Hustling, hard-boiled Eddie Stanky debuted in 1943 as the Cubs’ second baseman and scored 92 runs. Traded to Brooklyn, Stanky prompted manager Leo Durocher to make his famous (and imprecisely remembered) “nice guys finish last” remark: “Look at Mel Ott over there [in the Giant’s dugout]. He’s a nice guy, and he finishes second. Now look at The Brat (Stanky). He can’t hit, can’t run, can’t field. He’s no nice guy, but all the little SOB can do is win.” The Dodgers played Jackie Robinson at first base as a rookie to keep Stanky at second base.
Stanky led the NL in runs scored with 128 in 1945, when he drew a then-record 148 walks. He led the NL in walks three times. Swapped to the Braves for 1948, Stanky hit .320 in a year shortened by injuries. The Giants gave up Sid Gordon, Willard Marshall, and two others to get Stanky and double plays partner Alvin Dark for 1950. Stanky hit .300 that year, then contributed 115 runs and a career-high 14 HR to the Giants’ miracle pennant in 1951. He started the ninth-inning rally that culminated in Bobby Thomson’s pennant-winning home run.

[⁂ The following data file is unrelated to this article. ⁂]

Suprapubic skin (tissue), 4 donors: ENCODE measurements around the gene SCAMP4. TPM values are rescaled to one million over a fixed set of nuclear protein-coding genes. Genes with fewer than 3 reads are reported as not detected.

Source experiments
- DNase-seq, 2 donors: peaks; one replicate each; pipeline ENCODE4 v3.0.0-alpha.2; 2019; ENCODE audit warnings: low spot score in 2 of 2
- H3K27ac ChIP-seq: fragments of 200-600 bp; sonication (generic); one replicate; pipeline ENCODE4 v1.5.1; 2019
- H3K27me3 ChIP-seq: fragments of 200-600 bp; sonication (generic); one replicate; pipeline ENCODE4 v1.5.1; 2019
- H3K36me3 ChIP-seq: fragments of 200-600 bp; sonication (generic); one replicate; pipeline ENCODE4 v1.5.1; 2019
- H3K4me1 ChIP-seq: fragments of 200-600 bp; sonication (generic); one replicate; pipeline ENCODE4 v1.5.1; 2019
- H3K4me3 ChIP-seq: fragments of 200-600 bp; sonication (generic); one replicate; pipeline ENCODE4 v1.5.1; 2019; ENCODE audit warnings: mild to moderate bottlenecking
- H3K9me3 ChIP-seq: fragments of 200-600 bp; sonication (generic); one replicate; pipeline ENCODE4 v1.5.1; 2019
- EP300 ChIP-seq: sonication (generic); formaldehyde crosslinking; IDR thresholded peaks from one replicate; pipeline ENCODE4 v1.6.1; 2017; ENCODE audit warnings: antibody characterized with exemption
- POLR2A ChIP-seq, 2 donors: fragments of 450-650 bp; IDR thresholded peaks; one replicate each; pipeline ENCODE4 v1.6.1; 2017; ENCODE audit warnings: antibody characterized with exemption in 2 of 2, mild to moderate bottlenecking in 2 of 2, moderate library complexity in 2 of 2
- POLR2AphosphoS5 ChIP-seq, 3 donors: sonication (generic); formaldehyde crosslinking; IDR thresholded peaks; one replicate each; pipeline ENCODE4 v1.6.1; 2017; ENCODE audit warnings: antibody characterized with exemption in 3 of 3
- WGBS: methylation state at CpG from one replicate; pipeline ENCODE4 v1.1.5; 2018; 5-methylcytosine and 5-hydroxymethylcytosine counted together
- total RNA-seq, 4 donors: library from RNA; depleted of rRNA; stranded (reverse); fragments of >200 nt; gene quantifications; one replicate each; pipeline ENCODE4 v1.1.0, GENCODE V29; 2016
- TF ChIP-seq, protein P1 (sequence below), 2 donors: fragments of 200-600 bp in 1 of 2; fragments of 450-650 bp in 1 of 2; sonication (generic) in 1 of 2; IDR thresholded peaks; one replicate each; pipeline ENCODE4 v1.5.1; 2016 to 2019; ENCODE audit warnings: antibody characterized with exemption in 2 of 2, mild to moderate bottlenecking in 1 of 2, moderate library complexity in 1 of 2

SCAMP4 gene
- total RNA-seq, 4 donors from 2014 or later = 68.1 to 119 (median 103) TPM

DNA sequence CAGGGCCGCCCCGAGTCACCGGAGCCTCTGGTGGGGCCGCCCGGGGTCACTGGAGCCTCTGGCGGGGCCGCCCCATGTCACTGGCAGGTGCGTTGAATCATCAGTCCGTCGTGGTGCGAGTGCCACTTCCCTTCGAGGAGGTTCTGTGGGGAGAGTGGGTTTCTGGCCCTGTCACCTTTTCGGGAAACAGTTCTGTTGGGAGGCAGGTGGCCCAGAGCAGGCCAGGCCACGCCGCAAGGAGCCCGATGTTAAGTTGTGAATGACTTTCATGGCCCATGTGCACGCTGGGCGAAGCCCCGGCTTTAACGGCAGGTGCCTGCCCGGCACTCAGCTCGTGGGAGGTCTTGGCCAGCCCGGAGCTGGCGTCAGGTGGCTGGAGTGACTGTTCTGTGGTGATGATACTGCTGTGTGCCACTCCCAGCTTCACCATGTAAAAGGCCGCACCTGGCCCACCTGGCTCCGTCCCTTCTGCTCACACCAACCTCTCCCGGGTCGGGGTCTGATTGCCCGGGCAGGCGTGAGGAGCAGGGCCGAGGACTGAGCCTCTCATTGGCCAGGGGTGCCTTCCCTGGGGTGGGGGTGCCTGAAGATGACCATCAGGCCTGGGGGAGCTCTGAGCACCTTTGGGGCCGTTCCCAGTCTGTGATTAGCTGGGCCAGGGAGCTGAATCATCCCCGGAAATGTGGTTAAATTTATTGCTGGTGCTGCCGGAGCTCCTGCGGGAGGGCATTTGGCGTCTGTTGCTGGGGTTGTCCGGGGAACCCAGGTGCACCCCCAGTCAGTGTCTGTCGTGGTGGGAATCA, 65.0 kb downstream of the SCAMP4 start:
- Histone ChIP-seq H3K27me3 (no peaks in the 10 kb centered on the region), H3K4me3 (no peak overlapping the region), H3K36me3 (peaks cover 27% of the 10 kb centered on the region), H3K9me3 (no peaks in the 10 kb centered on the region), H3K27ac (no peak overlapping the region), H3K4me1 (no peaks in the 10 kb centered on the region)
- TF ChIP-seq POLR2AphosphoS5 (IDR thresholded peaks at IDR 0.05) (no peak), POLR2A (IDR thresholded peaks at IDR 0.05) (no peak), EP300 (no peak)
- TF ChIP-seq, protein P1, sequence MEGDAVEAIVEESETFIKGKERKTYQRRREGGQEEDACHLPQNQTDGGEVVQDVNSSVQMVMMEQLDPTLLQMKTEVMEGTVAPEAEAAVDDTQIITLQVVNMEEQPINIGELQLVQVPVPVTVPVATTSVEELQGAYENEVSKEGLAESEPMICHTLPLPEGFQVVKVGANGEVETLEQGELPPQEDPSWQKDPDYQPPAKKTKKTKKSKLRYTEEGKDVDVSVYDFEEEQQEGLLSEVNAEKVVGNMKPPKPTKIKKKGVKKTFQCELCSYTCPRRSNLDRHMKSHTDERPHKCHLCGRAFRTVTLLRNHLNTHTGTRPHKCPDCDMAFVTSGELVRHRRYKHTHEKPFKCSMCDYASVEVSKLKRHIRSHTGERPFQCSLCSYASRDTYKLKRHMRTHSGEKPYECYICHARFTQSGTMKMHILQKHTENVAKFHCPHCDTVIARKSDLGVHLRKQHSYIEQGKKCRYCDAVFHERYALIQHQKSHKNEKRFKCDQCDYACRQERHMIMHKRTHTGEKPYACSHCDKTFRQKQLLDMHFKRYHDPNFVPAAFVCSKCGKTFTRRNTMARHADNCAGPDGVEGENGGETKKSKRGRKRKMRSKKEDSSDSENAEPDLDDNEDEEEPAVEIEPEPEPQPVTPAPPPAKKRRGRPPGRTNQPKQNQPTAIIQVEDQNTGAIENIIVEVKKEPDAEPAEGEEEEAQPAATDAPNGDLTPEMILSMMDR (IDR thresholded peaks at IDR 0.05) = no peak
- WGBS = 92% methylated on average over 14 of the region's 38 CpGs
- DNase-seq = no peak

Sent to the Cardinals that winter, Stanky was named player-manager and eased himself out of the lineup. He lasted until May 1955, as the Cardinals skidded from contention. He managed the White Sox to fourth-place finishes in 1966 and 1967 before being fired midway through 1968. When he later became a college coach, Stanky surprised observers with his patience toward young players, adopting a “no-cut, everyone plays” philosophy. He returned to manage the Rangers in 1977 but quit after one game, disgusted by the attitudes of modern-day players.